Second chance 

While perusing the booths selling shea butter, "original man" suits, bean pies and bow ties at the Nation of Islam gathering being held at Cobo Center last week, News Hits found a booth pushing a petition instead of a product.

Members of the "Second Chance for Convicted Juveniles" group, which is seeking a Michigan law that would prevent kids 17 and younger from being sentenced to life in prison without the possibility of parole, were holding down a booth at the event. One of the activists there was Tracy Williams, who was interviewed in a story we did about this issue last year ("Juvenile Injustice," Dec. 13, 2006). Williams is a friend of Damion Todd, who was sent away for life after being convicted of murder at the age of 17.

After that MT story appeared, we received some phone calls and e-mails from people asking if we'd be supporting a second chance for teen killers if one of our family members had been among their victims.

It's an impossible question for someone who hasn't experienced such a loss to answer. At Cobo Center, though, we talked to a woman who could provide an informed answer. Her name is Mashawn Ming.

Hers is one of those small-world stories.

Ming and Williams have been friends for about eight years. Williams knew that Ming's cousin, Anthony Dixon, had been gunned down in Detroit 16 years ago. Dixon was just 17. The person who killed him, Lacon Wilson, was only 14 years old when he committed the murder.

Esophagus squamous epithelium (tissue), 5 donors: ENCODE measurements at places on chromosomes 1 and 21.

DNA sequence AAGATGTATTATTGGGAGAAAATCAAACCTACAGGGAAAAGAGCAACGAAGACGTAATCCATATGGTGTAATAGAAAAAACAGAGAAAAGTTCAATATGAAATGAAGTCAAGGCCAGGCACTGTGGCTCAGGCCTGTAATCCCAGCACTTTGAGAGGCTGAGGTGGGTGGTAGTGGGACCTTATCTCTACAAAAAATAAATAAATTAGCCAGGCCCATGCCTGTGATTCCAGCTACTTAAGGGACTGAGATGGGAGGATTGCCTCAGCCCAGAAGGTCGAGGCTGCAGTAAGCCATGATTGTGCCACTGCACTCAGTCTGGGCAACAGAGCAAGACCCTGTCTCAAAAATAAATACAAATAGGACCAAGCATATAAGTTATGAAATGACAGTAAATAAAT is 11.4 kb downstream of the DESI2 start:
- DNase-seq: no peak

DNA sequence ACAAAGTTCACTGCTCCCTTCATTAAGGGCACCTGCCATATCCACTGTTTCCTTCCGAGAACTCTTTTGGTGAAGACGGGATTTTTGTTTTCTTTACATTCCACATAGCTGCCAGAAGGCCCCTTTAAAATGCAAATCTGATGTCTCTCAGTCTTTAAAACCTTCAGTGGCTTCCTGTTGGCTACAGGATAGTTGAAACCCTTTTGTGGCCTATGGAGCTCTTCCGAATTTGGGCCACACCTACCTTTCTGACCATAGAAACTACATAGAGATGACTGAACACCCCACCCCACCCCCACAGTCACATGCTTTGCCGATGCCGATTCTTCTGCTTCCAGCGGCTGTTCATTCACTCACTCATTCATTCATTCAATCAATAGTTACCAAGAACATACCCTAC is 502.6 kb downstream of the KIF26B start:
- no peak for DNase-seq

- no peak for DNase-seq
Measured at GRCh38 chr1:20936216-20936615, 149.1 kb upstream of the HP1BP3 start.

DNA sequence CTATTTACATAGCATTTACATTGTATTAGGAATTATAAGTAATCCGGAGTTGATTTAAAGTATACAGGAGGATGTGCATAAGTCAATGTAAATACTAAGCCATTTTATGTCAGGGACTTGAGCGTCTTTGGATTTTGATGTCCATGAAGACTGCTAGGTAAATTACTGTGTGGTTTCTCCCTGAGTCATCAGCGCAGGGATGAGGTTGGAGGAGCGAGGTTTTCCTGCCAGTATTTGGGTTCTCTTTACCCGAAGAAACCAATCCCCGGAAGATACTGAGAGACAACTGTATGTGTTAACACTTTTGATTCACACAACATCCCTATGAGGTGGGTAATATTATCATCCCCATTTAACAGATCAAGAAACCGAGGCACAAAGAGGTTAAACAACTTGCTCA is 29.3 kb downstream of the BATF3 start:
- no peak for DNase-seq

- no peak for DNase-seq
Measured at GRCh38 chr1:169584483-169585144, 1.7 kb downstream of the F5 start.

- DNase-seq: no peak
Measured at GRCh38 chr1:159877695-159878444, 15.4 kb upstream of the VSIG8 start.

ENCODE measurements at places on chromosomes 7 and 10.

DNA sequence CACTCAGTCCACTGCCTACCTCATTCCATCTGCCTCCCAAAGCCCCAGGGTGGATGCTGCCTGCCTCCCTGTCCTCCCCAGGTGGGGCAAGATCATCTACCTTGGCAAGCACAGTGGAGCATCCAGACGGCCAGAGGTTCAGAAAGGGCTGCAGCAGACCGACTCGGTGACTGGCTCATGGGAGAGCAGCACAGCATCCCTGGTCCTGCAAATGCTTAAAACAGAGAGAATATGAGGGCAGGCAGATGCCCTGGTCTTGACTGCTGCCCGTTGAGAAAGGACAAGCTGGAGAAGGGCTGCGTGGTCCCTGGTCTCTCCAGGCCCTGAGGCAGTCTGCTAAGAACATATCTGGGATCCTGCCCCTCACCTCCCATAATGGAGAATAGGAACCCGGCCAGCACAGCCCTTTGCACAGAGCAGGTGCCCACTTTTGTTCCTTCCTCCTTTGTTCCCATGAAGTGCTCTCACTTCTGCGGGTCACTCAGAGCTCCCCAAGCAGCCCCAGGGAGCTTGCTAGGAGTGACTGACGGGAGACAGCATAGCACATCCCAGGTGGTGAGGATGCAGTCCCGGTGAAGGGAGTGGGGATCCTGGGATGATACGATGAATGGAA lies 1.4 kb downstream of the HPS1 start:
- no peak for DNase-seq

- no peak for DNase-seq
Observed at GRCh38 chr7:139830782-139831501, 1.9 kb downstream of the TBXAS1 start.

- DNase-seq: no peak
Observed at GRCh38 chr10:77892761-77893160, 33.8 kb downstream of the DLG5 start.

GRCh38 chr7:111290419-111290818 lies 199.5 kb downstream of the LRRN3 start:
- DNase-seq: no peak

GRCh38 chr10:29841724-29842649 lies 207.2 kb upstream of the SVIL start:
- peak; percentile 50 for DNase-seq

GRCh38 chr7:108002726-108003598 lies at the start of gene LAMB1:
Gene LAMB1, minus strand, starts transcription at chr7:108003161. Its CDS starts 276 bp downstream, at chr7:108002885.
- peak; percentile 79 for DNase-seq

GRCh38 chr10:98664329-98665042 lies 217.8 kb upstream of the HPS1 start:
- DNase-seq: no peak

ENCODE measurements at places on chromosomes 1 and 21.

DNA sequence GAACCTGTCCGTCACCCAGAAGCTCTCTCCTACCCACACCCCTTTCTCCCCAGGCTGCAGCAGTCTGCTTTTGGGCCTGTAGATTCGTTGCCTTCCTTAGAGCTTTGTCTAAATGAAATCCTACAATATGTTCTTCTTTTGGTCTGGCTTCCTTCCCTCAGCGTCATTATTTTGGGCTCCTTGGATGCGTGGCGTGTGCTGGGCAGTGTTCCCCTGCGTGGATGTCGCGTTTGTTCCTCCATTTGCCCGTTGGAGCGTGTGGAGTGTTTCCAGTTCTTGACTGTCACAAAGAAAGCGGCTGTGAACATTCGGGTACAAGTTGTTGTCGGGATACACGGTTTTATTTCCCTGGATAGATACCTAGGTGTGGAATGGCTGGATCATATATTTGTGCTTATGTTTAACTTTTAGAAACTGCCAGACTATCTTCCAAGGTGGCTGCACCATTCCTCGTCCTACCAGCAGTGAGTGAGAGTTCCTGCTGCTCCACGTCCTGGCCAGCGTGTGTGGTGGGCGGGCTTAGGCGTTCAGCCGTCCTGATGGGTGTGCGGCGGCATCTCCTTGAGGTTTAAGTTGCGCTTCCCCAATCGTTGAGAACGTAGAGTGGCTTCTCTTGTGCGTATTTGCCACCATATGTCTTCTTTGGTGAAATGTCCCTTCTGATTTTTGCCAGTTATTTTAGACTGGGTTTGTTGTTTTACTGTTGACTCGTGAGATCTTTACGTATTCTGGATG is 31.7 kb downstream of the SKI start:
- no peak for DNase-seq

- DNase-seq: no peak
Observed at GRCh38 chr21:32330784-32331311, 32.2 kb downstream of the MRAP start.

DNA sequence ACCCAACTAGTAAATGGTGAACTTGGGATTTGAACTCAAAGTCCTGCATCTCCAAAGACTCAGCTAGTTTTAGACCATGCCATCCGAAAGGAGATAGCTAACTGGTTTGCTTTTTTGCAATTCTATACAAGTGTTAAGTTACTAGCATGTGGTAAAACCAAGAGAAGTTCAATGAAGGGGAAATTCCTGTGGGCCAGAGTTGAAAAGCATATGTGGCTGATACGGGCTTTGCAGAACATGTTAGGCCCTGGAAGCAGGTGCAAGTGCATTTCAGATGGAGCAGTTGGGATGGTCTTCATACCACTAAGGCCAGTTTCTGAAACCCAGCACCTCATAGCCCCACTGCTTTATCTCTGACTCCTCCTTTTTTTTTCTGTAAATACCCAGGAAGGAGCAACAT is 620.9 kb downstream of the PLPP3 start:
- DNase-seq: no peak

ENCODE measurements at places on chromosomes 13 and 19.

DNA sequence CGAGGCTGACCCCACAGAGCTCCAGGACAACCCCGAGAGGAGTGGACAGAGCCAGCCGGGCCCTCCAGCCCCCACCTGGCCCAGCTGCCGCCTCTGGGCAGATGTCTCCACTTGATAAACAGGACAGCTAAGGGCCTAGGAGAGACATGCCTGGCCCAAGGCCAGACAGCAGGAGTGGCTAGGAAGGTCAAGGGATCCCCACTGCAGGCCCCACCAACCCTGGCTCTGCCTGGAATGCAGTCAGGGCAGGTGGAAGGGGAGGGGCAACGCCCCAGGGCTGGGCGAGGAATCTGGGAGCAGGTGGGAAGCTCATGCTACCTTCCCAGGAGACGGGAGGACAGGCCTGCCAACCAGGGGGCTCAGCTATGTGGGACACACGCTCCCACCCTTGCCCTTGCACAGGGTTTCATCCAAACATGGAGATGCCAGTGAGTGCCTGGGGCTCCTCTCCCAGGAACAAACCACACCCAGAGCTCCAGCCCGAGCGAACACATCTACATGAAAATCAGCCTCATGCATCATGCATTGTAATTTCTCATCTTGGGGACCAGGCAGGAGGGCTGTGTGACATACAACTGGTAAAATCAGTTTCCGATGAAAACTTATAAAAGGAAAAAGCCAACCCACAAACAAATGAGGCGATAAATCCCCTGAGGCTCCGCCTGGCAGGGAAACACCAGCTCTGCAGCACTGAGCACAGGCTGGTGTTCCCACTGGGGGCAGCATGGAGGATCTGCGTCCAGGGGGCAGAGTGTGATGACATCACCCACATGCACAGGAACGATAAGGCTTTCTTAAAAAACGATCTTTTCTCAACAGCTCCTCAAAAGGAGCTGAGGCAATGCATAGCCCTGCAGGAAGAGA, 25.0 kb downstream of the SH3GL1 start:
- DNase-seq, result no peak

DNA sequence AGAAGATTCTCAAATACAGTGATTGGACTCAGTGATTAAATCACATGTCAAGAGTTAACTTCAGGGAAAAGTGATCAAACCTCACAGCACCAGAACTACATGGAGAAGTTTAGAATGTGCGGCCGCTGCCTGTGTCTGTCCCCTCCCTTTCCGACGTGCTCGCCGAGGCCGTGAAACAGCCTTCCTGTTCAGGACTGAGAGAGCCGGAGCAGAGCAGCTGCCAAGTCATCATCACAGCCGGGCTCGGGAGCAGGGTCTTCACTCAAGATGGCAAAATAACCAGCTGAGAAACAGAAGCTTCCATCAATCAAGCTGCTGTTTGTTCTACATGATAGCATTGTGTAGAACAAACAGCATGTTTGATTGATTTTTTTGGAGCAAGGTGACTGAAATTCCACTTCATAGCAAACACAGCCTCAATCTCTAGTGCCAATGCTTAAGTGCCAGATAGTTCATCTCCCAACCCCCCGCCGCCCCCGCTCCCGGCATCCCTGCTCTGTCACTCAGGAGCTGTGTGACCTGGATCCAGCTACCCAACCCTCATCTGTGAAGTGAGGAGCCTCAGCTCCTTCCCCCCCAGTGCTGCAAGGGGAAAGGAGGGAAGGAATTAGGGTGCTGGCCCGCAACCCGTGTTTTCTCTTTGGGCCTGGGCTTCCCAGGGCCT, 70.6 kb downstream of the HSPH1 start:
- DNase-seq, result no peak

Because Wilson had expressed no remorse for the murder when convicted and sentenced to prison for life, Dixon's family struggled to deal with what Ming describes as a raw and open wound that never healed.

Then, late last year, Williams, by chance, connected some dots and learned that Todd and Wilson knew each other, and were serving time together at Detroit's Mound Road Correctional facility. Todd has been mentoring Wilson, she says, and when the opportunity arose, she got both Wilson and Ming on the phone together.

For Ming, it was a transformative conversation.

She came to realize that the 14-year-old who expressed no remorse for taking an innocent life was "young and ignorant." Talking to the man that boy had become after spending more than half his life in prison, and finally hearing the words "I'm sorry," was what Ming now describes as a "blessing from God."

"It released a lot of wounds that we were still holding on- to," she says.

As a result, she's become a convert, and was there at Cobo Hall last Friday helping Williams gather petition signatures in support of a package of second-chance legislation introduced in the Michigan House by state Rep. Liz Brater (D-Ann Arbor).

We're not saying Ming is representative of everyone who has seen a family member senselessly killed. What we are saying to those who asked the question is that having a loved one killed does not automatically make someone an advocate of ceaseless punishment.

Those interested in helping get Brater's bills passed can contact the Second Chance group at

News Hits is edited by Curt Guyette. Contact the column at 313-202-8004 or

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